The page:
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Using a Space Heater This Winter? Here's How to Stay Safe

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With temperatures dropping (and heating costs rising!), families are turning to space heaters to add some extra warmth to their homes this winter. But before you operate one, there are precautions to take.

“When you take it out of the box, you want to inspect it,” Amy Praeveatt, with Home Depot, told WJAX. “That’s the first thing you should do.”

Praeveatt said customers should check the heater’s cord for splits or exposed wires. And inspect the body of the device for damages, which could be a sign of a defect.

Praeveatt adds that no objects should be placed close to the heater.

“No garments, no blankets, no curtains,” Praeveatt told the station. “Three hundred and sixty-five degrees of absolute clearance – with all heaters, especially electric heaters.”

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In addition to inspecting the heater’s cord, Texas home repair expert Tom Tynan told the Houston Chronicle that customers should never use an extension cord with a space heater.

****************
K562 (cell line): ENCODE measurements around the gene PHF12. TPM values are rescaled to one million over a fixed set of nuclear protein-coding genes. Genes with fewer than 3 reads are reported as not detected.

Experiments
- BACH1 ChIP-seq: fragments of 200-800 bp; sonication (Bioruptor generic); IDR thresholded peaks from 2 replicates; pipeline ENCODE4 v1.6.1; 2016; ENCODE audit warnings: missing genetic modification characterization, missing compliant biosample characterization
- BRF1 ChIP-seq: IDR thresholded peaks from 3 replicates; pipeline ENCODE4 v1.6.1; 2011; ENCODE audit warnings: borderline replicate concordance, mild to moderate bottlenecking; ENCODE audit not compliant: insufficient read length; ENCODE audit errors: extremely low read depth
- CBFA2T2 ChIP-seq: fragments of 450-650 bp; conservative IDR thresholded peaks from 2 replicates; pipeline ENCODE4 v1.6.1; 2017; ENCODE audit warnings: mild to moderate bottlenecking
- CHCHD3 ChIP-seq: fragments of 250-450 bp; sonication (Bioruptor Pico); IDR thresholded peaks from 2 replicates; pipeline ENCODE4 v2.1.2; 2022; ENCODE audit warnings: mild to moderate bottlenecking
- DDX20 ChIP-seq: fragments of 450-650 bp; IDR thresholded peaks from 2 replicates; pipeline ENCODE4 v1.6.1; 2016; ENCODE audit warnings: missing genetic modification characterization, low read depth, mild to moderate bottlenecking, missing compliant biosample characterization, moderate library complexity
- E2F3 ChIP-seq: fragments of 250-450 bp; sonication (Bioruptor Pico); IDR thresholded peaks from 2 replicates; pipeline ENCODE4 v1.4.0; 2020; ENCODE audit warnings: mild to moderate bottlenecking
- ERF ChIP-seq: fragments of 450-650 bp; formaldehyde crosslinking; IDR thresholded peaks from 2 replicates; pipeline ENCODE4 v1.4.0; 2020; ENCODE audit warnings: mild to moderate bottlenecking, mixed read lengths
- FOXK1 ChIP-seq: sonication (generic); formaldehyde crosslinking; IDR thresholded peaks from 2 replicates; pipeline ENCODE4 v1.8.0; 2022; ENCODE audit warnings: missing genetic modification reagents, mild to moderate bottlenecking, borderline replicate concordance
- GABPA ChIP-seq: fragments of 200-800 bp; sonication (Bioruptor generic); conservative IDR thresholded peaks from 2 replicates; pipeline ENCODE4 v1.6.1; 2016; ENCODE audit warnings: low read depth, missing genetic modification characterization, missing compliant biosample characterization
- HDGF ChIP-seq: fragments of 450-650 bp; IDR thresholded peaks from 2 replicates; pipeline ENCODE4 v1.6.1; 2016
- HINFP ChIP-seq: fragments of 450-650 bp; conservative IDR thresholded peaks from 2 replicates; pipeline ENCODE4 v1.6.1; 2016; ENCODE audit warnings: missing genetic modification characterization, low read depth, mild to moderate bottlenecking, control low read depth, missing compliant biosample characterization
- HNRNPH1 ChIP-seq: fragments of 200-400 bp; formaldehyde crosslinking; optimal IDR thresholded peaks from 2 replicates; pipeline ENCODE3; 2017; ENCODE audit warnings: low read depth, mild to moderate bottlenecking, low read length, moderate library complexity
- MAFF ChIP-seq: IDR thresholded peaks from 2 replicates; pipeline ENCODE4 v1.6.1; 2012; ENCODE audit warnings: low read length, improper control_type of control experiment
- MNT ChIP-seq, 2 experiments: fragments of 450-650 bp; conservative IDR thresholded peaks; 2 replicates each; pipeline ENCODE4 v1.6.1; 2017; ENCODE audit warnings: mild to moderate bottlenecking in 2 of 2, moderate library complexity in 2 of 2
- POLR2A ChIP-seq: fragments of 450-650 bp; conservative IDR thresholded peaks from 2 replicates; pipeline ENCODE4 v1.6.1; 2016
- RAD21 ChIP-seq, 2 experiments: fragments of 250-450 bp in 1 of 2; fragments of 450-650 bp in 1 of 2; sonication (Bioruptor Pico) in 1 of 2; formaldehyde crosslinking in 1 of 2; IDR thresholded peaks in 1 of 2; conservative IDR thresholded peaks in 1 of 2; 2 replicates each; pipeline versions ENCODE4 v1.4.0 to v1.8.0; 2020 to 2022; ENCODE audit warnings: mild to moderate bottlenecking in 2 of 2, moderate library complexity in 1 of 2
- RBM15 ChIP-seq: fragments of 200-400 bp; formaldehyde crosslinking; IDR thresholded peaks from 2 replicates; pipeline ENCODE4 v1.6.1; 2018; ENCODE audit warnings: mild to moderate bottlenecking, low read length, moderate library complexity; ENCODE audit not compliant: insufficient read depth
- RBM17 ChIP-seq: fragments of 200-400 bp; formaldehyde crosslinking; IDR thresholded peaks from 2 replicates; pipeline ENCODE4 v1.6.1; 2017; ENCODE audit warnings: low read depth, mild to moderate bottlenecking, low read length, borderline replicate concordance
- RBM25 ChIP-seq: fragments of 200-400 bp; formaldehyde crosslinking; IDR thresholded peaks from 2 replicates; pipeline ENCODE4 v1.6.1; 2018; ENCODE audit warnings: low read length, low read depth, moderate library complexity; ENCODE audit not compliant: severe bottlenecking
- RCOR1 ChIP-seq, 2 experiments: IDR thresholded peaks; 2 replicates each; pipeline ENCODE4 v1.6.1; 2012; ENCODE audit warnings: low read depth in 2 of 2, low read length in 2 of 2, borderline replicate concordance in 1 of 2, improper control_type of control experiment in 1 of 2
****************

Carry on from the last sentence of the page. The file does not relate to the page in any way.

“The cord on the space heater was designed to handle only the load placed on it,” he wrote in an article for the site. “Cords will heat up, and if you add length to it you could start a fire by having a cord that will get overheated and literally catch something on fire.”

He said space heaters should not be used while everyone in the home is sleeping and added that all space heaters should have an emergency shutoff motor in the event that the device falls over.

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“Turn your space heater on, turn it over on its side and make sure it automatically turns off,” he wrote. “If it does not automatically turn off, there is a problem with the mechanical cutoff and that space heater either needs to be repaired or replaced immediately.”

Chris Harvey, of the Sacramento Fire Department, told KCRA that not all space heaters are safe for in-home use.

He said that heaters that plug into a wall and are powered by electricity are safe for use indoors and in sleeping areas. But heaters that run off of propane or kerosene are best used for garages and shops rather than sleeping areas.

“Anything that burns or has products that combust you can’t have in the house,” he said.

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Along with using space heaters, here are other ways to keep warm without breaking the bank:

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